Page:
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This Case Law Update Provided by:
The Children’s Law Center of Indiana

Termination of Parental Rights

2/20/02
In Re E.S
., 762 N.E.2d 1287 (Ind. Ct. App. 2002)

In In Re E.S., 762 N.E.2d 1287 (Ind. Ct. App. 2002), the Court reversed the trial court’s
judgment terminating the parental rights of the mother and her eight year old daughter. The
Court found there was insufficient evidence to support the finding that (1) conditions which
led to the removal of the child would not be remedied, and that (2) maintaining the parent-
child relationship posed a threat to the child’s well being.
The child was removed from the mother’s care due to recurrent head lice, poor school
performance, and poor personal hygiene and appearance. Mildly mentally handicapped and
socially delayed, she was placed in therapeutic foster care. The child became increasingly
aggressive and was hospitalized for psychiatric treatment. Upon release, she was placed in a
different foster home and began seeing a new therapist. After another inpatient hospital
treatment, she was released and put on Risperdal, an anti-psychotic medication. The foster
mother noted a complete change for the better in the child’s behavior after she began taking
the Risperdal.
The mother admitted to the allegations in the CHINS petition. The trial court terminated
mother’s visitation rights due to the child’s deteriorating behavior following previous visits.
Additionally, it ordered that services be suspended until visitation was resumed. While DFC
did not require the mother to participate in services nor offer her any services, mother
continued in counseling and sought parenting classes on her own. The child’s therapist did
not make a recommendation that visitation resume. The trial court determined that if
visitation was not recommended to resume within six months, then the court would authorize
the DFC to file a petition terminating mother’s parental rights. After six months, there was
still no recommendation that visitation be resumed, and DFC filed the termination petition.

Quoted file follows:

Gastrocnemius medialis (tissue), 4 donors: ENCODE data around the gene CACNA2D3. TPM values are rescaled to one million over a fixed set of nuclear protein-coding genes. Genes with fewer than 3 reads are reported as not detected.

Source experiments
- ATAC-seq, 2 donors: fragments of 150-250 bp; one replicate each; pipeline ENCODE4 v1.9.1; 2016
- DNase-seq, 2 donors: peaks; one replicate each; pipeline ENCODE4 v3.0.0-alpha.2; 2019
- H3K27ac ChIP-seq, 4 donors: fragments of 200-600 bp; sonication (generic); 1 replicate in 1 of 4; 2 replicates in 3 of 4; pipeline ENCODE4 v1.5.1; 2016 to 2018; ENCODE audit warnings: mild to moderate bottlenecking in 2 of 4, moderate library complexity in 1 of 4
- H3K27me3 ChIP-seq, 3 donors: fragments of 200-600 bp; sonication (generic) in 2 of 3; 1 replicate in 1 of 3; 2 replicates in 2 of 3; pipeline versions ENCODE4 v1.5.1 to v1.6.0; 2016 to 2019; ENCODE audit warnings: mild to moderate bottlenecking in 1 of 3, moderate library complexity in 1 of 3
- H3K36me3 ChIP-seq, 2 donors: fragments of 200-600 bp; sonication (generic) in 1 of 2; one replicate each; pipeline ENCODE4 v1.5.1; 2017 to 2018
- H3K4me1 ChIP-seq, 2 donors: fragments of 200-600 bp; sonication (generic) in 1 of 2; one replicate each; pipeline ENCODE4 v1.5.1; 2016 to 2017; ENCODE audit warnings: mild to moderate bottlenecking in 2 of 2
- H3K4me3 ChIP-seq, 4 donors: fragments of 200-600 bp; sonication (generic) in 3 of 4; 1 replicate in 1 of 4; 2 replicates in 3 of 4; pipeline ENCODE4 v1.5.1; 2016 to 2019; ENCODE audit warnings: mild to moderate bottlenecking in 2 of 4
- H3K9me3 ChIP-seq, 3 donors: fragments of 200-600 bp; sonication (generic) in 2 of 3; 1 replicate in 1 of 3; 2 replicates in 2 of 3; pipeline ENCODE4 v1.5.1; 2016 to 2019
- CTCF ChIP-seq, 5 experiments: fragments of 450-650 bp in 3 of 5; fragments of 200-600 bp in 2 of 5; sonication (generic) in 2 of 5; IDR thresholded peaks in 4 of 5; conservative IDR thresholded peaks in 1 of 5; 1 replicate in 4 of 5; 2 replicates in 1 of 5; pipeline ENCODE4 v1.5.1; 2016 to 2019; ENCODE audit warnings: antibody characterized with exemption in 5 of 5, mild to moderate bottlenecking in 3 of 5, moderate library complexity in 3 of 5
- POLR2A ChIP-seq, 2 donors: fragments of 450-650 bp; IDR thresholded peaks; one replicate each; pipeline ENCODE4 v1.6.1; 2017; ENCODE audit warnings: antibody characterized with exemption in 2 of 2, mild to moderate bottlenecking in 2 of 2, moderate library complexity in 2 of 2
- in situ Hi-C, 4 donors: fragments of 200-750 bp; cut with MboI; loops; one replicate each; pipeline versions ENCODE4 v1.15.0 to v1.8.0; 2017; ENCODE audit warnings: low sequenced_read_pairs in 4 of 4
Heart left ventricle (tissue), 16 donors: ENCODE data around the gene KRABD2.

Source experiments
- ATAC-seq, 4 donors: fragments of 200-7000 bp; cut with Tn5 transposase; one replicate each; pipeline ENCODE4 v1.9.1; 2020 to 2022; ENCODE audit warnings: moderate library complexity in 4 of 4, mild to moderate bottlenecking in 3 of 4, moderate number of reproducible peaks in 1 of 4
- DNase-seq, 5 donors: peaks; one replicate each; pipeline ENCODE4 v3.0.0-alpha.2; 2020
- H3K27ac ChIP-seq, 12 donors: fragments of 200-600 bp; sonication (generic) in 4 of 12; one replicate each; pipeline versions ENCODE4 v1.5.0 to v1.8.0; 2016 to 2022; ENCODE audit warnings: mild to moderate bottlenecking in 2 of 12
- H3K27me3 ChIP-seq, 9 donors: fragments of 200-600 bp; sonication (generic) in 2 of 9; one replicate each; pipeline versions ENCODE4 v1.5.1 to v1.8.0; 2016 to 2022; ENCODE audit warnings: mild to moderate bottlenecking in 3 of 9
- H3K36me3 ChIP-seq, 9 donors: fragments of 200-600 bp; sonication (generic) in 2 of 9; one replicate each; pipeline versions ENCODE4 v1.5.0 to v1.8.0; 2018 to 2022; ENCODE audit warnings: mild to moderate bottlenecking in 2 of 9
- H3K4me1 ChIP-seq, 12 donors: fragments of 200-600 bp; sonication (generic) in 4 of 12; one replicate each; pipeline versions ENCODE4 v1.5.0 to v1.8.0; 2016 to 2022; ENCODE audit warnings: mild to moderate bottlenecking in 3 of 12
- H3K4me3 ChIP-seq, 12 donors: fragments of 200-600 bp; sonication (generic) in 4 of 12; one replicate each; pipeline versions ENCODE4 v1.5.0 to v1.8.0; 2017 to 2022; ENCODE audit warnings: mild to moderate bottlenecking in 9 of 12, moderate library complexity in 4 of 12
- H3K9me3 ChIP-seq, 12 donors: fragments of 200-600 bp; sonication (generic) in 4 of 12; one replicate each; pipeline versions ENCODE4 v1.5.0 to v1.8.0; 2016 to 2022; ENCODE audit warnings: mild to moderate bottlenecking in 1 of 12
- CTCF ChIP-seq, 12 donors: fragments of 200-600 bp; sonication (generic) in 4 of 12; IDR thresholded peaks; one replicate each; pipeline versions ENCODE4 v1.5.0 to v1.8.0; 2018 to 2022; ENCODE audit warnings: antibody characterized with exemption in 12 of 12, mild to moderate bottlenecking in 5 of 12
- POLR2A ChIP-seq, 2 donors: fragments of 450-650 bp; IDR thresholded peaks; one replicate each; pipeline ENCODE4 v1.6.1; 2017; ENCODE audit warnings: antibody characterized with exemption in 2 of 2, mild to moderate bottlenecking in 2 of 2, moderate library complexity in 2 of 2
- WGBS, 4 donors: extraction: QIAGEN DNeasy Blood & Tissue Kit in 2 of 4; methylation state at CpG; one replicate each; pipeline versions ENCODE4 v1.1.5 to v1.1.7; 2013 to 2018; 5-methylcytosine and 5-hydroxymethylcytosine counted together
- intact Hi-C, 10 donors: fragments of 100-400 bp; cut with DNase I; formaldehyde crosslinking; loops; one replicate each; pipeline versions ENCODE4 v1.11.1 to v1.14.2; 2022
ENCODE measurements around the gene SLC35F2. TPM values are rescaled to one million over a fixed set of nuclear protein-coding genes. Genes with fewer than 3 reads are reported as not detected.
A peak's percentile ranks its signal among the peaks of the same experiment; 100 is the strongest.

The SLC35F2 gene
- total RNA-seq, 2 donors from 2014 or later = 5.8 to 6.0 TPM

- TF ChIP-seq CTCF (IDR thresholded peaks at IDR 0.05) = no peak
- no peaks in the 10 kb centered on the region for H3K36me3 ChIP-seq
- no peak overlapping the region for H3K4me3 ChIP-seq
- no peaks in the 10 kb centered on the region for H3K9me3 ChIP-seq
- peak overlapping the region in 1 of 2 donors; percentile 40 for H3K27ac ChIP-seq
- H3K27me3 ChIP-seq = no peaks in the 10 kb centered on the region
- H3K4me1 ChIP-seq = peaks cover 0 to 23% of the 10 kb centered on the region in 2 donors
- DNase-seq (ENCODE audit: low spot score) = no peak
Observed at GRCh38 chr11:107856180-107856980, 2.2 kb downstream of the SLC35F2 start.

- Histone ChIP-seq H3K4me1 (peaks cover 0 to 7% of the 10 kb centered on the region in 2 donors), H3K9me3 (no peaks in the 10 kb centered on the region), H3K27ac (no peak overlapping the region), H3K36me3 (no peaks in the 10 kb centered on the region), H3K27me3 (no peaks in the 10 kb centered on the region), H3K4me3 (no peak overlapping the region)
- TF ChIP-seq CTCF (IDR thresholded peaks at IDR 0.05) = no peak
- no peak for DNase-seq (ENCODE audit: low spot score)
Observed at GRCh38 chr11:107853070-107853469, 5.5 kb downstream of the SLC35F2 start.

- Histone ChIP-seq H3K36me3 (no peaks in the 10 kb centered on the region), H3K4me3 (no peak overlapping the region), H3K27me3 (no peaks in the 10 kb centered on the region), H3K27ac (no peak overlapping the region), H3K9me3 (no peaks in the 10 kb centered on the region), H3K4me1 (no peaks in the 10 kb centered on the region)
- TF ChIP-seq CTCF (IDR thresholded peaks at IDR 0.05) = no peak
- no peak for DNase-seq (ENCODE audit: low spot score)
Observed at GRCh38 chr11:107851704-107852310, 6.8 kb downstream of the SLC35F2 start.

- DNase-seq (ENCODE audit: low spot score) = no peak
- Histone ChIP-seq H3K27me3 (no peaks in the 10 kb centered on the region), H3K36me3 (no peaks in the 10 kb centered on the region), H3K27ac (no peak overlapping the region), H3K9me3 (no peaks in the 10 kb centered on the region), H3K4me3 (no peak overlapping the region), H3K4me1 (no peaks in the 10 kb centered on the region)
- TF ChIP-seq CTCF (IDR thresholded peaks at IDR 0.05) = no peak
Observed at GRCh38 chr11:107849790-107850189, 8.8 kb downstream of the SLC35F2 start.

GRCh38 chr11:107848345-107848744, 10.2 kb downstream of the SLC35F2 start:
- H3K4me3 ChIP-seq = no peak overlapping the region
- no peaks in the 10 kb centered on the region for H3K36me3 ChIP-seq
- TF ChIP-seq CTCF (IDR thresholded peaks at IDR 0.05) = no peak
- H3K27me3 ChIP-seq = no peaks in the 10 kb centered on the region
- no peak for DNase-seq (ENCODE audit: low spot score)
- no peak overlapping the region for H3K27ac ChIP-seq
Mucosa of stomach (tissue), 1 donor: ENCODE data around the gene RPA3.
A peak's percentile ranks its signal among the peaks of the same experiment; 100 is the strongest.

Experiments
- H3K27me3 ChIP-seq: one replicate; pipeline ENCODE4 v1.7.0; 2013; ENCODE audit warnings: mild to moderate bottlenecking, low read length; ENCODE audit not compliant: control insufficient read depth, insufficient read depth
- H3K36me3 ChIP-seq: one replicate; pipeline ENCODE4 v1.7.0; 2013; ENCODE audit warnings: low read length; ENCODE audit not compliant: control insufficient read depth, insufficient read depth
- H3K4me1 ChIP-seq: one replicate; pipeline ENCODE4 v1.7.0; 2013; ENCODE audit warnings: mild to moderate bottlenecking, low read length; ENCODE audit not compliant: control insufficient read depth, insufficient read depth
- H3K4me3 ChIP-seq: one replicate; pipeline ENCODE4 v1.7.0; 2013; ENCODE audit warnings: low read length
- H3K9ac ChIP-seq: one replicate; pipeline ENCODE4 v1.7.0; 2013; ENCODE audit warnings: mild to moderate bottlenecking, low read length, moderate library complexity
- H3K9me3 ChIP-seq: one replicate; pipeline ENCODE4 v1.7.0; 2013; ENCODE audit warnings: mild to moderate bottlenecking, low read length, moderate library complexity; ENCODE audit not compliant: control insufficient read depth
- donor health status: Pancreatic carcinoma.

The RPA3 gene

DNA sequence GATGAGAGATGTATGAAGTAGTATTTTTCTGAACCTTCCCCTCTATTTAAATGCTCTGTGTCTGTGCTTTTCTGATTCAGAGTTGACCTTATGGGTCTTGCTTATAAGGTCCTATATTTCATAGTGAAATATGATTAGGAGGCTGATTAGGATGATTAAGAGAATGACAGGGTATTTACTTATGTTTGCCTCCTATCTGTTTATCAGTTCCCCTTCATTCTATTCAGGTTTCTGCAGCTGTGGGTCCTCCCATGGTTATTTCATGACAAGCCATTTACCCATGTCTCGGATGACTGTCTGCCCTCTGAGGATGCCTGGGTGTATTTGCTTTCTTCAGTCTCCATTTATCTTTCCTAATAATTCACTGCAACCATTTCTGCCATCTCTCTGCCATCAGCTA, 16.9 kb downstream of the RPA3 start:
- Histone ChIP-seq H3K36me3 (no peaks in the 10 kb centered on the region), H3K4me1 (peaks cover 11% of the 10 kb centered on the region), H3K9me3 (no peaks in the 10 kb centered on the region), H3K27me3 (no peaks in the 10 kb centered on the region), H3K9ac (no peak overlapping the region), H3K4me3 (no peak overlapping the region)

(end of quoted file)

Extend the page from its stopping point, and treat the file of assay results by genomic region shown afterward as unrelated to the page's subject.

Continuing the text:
The trial court granted the petition after a fact-finding hearing. The mother appealed.

The evidence was insufficient to support the finding that conditions which resulted in
the child’s removal or continued placement outside of the mother’s care would not be
remedied; DFC failed to monitor mother’s progress.
While DFC did not mandate or offer
services to mother, she actively sought assistance on her own. She attended counseling and
excelled in parenting classes, according to her instructor. The DFC did not monitor her
progress in any of these programs. According to the Court, the trial court’s decision to
terminate mother’s parental rights was not based on mother’s inadequacies, but on the
extraordinary needs of the child. In Re E.S. at 1291. There was no clear and convincing
evidence that the conditions which resulted in the child’s removal and continued placement
outside the home would not be remedied.

The evidence was insufficient to support the finding that the continuation of the parent-
child relationship posed a threat to the well being of the child; absent visitation from
the mother, child’s improvement in behavior could be ascribed to a number of different

Copyright 2003 CLCI All Rights Reserved This Case Law Update Provided by:
The Children’s Law Center of Indiana

factors.
The Court noted that under I.C. 31-35-2-4(b)(2), the trial court’s termination order
could be upheld if there was sufficient evidence to prove that continuation of the parent-child
relationship posed a threat to the well-being of the child, even if there was insufficient
evidence to prove that the conditions which led to the child’s removal would not be
remedied. Id. However, the Court agreed with the mother that the trial court’s conclusion that
continuation of the parent-child relationship posed a threat to the well being of the child was
premature. While the child’s behavior improved after the mother’s visitation rights were
terminated, the child, during this period, had also changed foster homes, changed therapists
and therapy methods, and had begun a prescription of psychotropic drugs. Her improved
behavior could have been the result of any of these factors. Because visitation was never
reintroduced, there was insufficient evidence to prove that maintaining the parent-child
relationship posed a threat to the well being of the child. Id. The Court noted the CASA’s
statement to the same effect: Without at least one visitation, how will anyone ever know if
reunification is possible? Id. Because of the changes that occurred in the child’s treatment at
around the same time visitation was terminated and the fact that visitation was never
reintroduced, the Court found insufficient evidence to conclude that maintaining the parent-
child relationship posed a threat to the child. Id. at 1292.
Copyright 2003 CLCI All Rights Reserved

Source: http://www.kidsvoicein.org/documents/Termination/Updates/18.pdf

Doi:10.1016/j.phrs.2003.10.012

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